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Pride & Prejudice (2005)

DIRECTOR: Joe Wright

CAST: Keira Knightley, Matthew Macfadyen, Rosamund Pike, Brenda Blethyn, Donald Sutherland, Simon Woods, Tom Hollander, Jena Malone, Carey Mulligan, Talulah Riley, Judi Dench, Kelly Reilly, Rupert Friend

REVIEW:

While some will still consider the three-hour 1995 TV miniseries (starring Jennifer Ehle and Colin Firth) to be the definitive onscreen adaptation of Jane Austen’s 1813 novel, Joe Wright and screenwriter Deborah Moggach (and uncredited script doctor Emma Thompson, who starred in Ang Lee’s 1995 adaptation of Austen’s Sense & Sensibility) have done about as good of a job as anyone could expect of adapting the dense material into a two hour format. While various subplots and supporting characters have been condensed, Pride & Prejudice remains a handsome and lively adaptation that sacrifices neither the story’s core themes and heart, nor the central romance.

As fans of the story and its various adaptations will know, the plot centers on the love/hate dynamic between feisty Lizzie Bennett (Keira Knightley) and brooding Mr. Darcy (Matthew Macfadyen). The Bennett clan’s matriarch (Brenda Blethyn) is anxious to marry her daughters off to secure their financial future—as there is no direct male heir, their country estate is slated to fall to cousin Mr. Collins (Tom Hollander)—but Lizzie, the second-in-line in a large family of sisters (Rosamund Pike, Jena Malone, Carey Mulligan, Talulah Riley), refuses to be married off to a man she doesn’t love. When she first crosses paths with the taciturn Darcy at a ball, the two hold each other in seeming disdain, especially when Lizzie overhears a seemingly insulting remark about herself from Darcy. Her low opinion of Darcy is only amplified by his cool demeanor and damning information about his moral character she receives from a would-be suitor, soldier Lieutenant Wickham (Rupert Friend). However, as events conspire to repeatedly draw them into each other’s orbit, Lizzie may eventually find her first impression challenged. Subplots abound, including Lizzie’s sister Jane (Pike) navigating a twisty-turny would-be courtship of her own with Darcy’s friend Mr. Bingley (Simon Woods), and Lizzie fending off a proposal from Collins and eventually butting heads with Darcy’s powerful aristocratic aunt, Lady Catherine (Judi Dench).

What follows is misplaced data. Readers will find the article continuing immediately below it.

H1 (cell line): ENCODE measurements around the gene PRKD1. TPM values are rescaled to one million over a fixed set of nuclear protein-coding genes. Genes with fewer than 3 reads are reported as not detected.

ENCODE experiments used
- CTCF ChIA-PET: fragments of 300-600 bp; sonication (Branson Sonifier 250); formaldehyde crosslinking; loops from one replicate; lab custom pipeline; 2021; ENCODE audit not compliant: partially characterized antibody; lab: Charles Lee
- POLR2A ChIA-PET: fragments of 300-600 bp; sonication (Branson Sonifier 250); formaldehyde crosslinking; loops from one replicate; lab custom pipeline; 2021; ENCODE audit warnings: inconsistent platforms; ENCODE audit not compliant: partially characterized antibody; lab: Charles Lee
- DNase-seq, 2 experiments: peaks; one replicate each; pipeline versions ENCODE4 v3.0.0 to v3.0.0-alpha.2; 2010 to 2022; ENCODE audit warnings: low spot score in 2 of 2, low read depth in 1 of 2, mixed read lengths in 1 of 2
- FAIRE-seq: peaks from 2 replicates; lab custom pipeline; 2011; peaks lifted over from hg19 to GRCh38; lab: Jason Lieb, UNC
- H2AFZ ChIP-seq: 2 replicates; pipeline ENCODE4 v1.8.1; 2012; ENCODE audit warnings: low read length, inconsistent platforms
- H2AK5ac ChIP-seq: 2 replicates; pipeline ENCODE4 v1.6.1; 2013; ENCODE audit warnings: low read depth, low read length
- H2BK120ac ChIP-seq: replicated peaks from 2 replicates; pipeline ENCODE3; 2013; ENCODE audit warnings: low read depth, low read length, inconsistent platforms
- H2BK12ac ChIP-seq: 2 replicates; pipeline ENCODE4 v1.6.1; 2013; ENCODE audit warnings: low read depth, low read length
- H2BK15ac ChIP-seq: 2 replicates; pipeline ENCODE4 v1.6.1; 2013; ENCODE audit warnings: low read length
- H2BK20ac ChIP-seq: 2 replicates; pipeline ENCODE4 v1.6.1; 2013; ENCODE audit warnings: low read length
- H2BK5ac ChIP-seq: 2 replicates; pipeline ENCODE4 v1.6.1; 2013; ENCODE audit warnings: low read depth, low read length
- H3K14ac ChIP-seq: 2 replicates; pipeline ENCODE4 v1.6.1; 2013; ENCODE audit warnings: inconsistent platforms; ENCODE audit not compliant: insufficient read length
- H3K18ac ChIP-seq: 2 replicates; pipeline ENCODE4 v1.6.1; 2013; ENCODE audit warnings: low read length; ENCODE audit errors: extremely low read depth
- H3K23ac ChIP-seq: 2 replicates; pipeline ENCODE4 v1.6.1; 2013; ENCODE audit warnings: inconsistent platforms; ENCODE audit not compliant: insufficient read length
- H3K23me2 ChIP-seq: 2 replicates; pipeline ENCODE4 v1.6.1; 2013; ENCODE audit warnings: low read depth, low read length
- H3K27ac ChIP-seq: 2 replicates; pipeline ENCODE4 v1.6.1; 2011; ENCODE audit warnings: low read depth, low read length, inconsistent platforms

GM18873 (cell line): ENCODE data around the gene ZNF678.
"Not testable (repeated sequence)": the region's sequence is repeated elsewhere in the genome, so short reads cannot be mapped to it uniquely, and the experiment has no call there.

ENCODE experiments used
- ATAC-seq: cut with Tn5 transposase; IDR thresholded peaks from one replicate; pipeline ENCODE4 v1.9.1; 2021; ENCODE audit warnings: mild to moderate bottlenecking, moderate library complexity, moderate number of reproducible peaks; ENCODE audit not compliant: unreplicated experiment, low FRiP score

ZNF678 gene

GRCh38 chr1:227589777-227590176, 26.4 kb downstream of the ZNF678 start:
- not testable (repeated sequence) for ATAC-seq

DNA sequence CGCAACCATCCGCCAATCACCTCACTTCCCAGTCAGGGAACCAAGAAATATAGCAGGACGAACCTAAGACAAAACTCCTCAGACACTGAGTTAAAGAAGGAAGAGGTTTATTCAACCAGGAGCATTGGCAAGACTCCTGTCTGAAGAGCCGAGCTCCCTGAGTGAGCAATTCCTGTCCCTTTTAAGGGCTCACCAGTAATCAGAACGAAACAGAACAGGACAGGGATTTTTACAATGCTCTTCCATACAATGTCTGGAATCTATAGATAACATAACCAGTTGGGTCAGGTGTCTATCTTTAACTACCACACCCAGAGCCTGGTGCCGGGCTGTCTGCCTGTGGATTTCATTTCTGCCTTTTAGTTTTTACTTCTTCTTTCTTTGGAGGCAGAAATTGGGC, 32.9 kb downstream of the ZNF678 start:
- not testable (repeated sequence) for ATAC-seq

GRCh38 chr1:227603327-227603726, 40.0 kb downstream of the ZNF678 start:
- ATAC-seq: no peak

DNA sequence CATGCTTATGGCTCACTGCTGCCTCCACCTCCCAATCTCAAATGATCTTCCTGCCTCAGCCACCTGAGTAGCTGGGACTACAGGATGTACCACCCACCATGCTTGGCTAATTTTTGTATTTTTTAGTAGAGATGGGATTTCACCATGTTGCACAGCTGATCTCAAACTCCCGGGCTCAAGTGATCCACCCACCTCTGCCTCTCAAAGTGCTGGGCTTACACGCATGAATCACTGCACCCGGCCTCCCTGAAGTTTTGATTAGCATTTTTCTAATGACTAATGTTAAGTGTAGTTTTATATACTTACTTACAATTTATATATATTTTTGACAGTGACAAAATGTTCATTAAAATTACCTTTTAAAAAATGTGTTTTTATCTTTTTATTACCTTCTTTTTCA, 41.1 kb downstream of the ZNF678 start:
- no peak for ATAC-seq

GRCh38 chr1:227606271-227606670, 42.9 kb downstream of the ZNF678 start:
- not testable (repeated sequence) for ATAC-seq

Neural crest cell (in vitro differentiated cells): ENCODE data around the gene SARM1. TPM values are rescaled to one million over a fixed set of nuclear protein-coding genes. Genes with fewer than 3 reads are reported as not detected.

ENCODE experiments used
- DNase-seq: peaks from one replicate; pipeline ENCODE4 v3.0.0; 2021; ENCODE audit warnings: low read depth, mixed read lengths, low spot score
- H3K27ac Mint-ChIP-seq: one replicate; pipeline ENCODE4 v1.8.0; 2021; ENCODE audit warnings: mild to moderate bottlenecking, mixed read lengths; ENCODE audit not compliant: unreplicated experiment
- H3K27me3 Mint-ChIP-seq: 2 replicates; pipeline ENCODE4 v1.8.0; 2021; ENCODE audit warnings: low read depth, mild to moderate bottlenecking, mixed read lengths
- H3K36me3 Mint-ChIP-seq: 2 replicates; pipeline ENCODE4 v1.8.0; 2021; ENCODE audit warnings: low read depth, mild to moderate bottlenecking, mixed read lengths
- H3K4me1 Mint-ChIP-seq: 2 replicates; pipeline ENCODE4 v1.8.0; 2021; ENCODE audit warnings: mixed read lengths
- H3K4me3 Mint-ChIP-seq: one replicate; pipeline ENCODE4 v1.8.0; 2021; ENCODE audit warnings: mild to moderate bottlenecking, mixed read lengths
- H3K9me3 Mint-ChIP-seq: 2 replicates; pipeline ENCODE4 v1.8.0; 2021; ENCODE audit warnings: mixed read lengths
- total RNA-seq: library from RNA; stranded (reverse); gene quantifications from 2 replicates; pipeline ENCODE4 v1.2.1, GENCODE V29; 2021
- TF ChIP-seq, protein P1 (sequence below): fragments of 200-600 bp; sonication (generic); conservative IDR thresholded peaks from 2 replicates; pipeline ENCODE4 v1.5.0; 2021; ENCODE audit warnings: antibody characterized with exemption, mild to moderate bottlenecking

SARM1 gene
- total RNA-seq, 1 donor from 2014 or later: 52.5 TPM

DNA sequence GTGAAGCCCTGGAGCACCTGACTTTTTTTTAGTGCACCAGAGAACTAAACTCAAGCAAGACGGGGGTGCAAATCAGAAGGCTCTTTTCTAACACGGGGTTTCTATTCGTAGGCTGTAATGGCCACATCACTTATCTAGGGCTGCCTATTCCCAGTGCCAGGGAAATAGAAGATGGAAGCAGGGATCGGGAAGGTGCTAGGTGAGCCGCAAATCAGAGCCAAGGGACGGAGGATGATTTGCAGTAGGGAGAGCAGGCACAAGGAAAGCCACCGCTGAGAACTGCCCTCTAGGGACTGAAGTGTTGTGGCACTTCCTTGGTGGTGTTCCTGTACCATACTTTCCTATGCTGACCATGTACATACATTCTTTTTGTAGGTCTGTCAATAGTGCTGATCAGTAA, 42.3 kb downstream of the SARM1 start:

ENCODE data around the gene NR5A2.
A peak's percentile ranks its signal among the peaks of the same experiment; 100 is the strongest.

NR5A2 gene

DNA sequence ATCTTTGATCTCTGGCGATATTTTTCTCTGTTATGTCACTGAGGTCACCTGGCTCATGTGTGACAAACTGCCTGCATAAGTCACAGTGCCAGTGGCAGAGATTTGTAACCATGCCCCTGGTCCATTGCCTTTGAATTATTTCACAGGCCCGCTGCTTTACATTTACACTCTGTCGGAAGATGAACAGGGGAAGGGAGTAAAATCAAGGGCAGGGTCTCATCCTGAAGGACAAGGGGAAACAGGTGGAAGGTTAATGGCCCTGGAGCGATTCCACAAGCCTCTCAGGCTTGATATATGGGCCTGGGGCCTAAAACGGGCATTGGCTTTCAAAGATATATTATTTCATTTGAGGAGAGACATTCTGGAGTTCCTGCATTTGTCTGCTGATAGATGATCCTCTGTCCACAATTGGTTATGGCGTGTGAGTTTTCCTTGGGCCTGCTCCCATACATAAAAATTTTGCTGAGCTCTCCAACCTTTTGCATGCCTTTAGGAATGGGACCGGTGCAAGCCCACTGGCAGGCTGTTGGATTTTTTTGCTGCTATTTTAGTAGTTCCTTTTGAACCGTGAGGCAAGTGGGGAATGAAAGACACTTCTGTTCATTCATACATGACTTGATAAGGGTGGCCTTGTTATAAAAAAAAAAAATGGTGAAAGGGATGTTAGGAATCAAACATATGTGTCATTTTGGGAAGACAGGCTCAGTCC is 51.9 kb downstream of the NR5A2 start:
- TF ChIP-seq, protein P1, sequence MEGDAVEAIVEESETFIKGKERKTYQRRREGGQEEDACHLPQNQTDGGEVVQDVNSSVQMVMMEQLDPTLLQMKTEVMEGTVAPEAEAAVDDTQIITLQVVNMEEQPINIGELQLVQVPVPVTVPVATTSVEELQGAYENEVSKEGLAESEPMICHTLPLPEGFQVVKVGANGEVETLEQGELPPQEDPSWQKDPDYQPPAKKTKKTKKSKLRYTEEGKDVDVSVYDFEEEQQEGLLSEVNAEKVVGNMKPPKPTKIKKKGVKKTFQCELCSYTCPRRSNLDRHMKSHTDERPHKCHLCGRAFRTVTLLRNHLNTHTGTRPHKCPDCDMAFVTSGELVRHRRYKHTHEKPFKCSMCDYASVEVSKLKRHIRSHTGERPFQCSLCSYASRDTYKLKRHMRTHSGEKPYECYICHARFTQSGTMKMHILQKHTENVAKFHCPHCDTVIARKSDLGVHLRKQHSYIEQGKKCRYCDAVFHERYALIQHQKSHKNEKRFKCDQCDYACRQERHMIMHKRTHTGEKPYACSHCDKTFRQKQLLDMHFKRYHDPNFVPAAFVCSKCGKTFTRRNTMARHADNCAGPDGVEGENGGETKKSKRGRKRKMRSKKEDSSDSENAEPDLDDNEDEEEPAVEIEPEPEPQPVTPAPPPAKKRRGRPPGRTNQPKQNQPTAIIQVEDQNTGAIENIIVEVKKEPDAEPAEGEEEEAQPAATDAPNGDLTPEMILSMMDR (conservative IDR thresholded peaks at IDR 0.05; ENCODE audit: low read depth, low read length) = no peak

As is inevitable in a two hour adaptation of something as chock-full of subplots as Pride & Prejudice (an hour shorter than the 1995 TV version), some of those subplots and supporting characters are given short shrift. The secondary romance between Jane and Bingley remains, though it unsurprisingly plays second fiddle to that of Lizzie and Darcy, and Wickham and Lady Catherine have only two scenes apiece. On the other hand, the central ambiguous dynamic between Lizzie and Darcy is transferred intact, and much of Austen’s witty dialogue remains (though, between the British accents onhand and the period prose, some of it may be difficult for modern audiences to follow). Lizzie is better-developed than Darcy, but that’s just a by-product of the ambiguity about his character that is a key element of the plot. Period details, costuming, and production design is impeccable, and fittingly for what is essentially a period costume drama romantic comedy-drama, the tone is light and frothy. Viewers who relish these kinds of Victorian period romances should enjoy themselves.

Keira Knightley gives a high-spirited interpretation of the tempestuous Lizzie, a smart and independent-minded heroine who refuses to be married off like cattle and whose same willfulness that makes her more than a passive Victorian lady can also lead her to quick and harsh judgments. Matthew Macfadyen is more stoic and by design doesn’t command the screen with the same forcefulness, but conveys hints of conflict and vulnerability behind Darcy’s closed-off demeanor. In supporting roles are Rosamund Pike as Jane, Simon Woods as the awkward, affable Bingley, Tom Hollander supplying a little low-key comic relief as the sycophantic Collins, and Brenda Blethyn and Donald Sutherland as the frantically matchmaking Mrs. Bennett and the laid-back, sometimes-confused Mr. Bennett. Judi Dench puts her stern demeanor to good effect as the chilly Lady Catherine; she only has a couple of scenes, but makes an impression. The other Bennett sisters are not well-defined; Carey Mulligan and Talulah Riley are relegated to doing little more than scurrying around giggling.

This version of Pride & Prejudice comes out a decade later than the craze of Austen adaptations, some straight and some modernized, that came out in the mid-1990s, but it can stand in worthy company alongside other such respectable entries as Ang Lee’s Sense & Sensibility. Some Austen purists may grumble about the inevitable condensing, but for anyone else, it’s a lively, joyful, and delightful ride.

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